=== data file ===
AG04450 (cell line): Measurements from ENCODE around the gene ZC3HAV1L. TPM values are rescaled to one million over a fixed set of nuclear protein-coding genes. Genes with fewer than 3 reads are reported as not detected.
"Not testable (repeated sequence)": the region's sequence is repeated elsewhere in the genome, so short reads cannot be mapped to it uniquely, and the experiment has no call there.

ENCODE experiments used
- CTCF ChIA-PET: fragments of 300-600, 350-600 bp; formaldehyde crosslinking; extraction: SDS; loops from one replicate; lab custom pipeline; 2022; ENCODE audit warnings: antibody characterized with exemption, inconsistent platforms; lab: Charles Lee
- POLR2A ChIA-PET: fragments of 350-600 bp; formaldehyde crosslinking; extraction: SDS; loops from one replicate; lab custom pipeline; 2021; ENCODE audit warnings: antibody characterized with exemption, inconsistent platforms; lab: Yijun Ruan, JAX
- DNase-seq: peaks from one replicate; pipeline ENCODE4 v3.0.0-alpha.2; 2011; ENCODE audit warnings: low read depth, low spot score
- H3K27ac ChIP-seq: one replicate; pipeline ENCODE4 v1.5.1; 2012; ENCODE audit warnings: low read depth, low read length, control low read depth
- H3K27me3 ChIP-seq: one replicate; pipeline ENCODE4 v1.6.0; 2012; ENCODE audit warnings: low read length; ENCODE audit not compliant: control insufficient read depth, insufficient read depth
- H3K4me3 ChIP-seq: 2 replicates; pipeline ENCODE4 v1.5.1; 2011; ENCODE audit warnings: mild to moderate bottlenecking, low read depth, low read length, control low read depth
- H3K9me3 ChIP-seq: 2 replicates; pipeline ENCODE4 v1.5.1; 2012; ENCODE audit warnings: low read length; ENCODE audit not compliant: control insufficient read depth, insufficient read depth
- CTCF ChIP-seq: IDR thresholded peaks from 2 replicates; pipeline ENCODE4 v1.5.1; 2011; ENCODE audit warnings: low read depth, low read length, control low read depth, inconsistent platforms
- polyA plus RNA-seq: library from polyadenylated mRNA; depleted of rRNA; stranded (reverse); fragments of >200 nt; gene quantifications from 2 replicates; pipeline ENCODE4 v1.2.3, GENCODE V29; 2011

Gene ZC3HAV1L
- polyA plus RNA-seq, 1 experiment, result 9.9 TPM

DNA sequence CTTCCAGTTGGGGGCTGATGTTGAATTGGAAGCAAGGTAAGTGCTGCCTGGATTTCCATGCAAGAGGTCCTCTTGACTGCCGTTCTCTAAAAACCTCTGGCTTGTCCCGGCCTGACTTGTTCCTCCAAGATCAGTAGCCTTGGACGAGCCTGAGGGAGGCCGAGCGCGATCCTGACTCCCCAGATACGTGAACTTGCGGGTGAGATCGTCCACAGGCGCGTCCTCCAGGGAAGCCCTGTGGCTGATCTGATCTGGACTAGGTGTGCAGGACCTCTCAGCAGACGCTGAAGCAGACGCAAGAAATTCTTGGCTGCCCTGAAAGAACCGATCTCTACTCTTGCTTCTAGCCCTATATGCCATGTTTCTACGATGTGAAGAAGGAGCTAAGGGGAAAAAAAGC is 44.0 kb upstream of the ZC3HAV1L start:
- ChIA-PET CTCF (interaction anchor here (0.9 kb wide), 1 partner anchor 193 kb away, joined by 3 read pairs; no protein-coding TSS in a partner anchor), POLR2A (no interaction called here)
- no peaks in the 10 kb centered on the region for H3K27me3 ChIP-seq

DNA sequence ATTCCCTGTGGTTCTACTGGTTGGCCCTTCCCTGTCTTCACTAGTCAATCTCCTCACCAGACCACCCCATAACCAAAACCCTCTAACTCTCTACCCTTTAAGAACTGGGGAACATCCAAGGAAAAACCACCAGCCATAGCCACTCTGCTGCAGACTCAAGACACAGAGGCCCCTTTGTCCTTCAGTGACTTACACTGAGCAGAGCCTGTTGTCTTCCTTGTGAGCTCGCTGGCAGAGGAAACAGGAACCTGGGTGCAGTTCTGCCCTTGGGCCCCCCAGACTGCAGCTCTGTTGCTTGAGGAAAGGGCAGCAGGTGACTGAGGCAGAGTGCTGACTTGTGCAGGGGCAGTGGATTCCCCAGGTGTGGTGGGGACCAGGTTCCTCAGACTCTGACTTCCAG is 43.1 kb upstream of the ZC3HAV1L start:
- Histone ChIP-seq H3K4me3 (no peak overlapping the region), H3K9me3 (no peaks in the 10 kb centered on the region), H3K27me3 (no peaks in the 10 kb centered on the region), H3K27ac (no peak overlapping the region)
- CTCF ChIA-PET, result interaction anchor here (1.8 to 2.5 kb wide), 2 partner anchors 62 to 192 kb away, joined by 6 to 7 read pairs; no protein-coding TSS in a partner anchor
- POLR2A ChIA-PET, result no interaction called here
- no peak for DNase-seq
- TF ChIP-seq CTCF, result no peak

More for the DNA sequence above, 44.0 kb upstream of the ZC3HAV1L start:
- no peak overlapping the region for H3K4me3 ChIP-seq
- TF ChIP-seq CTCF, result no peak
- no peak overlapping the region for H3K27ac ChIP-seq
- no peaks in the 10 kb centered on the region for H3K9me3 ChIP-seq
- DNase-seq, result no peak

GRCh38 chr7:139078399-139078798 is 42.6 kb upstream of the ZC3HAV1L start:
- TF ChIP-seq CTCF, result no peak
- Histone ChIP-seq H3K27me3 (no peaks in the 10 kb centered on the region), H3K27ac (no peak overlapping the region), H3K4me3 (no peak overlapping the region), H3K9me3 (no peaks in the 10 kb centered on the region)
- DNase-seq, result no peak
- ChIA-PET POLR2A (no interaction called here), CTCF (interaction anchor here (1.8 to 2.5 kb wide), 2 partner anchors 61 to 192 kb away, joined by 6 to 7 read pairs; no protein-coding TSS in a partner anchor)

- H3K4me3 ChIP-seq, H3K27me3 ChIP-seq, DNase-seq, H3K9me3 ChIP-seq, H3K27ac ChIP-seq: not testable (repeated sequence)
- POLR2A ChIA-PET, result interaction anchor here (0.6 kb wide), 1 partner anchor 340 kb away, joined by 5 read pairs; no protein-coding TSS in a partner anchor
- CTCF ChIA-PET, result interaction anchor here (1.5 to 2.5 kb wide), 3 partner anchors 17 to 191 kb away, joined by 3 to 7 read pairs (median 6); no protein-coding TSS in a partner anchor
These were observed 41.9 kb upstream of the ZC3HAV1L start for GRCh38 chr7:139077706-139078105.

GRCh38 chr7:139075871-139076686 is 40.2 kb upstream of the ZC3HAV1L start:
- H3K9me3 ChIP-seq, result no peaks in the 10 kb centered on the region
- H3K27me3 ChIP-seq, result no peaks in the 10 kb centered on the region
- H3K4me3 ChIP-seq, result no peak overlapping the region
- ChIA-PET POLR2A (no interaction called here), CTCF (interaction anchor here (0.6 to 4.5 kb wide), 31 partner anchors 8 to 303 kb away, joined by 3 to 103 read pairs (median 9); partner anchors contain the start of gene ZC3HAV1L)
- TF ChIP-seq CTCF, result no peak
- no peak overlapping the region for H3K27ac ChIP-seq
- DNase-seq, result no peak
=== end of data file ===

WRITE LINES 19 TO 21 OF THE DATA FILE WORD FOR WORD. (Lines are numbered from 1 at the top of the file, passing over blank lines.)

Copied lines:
- Histone ChIP-seq H3K4me3 (no peak overlapping the region), H3K9me3 (no peaks in the 10 kb centered on the region), H3K27me3 (no peaks in the 10 kb centered on the region), H3K27ac (no peak overlapping the region)
- CTCF ChIA-PET, result interaction anchor here (1.8 to 2.5 kb wide), 2 partner anchors 62 to 192 kb away, joined by 6 to 7 read pairs; no protein-coding TSS in a partner anchor
- POLR2A ChIA-PET, result no interaction called here